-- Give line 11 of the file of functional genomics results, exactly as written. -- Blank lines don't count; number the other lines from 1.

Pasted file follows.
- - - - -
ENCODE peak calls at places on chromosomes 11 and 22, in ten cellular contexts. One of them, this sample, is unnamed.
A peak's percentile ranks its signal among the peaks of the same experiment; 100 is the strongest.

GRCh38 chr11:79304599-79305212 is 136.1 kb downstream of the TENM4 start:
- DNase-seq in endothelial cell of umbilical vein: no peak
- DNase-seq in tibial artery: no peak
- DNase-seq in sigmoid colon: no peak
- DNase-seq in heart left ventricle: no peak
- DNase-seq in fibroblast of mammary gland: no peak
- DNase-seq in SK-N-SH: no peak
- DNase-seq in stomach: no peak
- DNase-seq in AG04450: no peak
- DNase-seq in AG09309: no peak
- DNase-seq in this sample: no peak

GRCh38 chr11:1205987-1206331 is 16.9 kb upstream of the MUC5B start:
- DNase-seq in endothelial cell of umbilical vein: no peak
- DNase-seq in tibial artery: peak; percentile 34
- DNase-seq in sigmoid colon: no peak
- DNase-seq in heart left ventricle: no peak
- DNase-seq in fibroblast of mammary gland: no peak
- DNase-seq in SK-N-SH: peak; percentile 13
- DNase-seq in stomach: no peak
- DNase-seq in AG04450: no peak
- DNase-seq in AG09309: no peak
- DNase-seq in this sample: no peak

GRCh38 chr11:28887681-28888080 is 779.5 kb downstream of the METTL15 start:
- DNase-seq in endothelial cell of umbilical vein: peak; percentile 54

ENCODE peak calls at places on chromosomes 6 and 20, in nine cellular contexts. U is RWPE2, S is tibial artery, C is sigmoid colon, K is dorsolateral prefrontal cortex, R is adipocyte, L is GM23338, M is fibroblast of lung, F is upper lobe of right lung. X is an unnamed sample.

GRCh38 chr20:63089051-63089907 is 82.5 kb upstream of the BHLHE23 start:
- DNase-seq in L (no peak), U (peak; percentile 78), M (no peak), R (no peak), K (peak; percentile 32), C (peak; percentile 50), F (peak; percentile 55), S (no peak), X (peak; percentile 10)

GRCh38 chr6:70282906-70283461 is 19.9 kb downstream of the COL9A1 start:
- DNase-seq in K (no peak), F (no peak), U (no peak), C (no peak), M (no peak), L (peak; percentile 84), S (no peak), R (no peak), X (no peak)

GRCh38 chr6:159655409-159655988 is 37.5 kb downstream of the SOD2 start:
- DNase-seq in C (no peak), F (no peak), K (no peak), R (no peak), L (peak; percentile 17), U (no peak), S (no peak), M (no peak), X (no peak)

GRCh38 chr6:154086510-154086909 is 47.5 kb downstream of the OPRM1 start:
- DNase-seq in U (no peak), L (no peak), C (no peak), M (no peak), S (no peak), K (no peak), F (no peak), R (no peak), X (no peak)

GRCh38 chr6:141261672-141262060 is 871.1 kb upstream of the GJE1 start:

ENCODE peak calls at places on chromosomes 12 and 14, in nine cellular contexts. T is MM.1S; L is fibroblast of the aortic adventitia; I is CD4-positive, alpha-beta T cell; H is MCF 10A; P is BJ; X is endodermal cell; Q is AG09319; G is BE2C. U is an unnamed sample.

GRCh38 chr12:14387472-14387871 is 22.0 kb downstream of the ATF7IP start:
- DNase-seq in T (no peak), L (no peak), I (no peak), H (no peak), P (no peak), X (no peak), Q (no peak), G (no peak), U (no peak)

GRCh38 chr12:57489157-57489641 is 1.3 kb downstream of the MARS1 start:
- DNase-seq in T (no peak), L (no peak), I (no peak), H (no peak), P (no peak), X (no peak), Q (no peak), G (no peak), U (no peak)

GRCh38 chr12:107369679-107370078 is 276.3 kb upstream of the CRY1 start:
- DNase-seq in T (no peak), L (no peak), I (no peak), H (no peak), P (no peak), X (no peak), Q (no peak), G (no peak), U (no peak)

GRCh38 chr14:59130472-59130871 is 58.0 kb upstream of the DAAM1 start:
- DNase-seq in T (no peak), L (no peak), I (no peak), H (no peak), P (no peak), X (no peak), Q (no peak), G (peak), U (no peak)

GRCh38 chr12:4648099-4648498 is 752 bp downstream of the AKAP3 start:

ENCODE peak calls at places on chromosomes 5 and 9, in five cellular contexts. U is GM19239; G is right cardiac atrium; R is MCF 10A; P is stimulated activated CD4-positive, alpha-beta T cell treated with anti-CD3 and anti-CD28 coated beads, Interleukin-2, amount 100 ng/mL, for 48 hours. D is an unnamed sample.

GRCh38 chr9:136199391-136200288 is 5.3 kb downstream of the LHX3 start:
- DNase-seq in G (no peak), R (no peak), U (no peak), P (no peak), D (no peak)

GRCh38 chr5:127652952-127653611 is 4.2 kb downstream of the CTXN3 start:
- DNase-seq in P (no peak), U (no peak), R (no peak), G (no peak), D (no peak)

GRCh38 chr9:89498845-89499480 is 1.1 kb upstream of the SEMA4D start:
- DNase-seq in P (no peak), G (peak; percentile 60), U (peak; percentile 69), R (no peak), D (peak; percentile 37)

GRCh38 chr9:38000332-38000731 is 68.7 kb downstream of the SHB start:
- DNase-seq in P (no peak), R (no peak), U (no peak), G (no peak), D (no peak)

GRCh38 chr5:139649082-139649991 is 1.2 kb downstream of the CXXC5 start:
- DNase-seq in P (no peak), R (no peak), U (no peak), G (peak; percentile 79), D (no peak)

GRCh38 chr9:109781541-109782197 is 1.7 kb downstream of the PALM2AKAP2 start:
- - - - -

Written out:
- DNase-seq in AG04450: no peak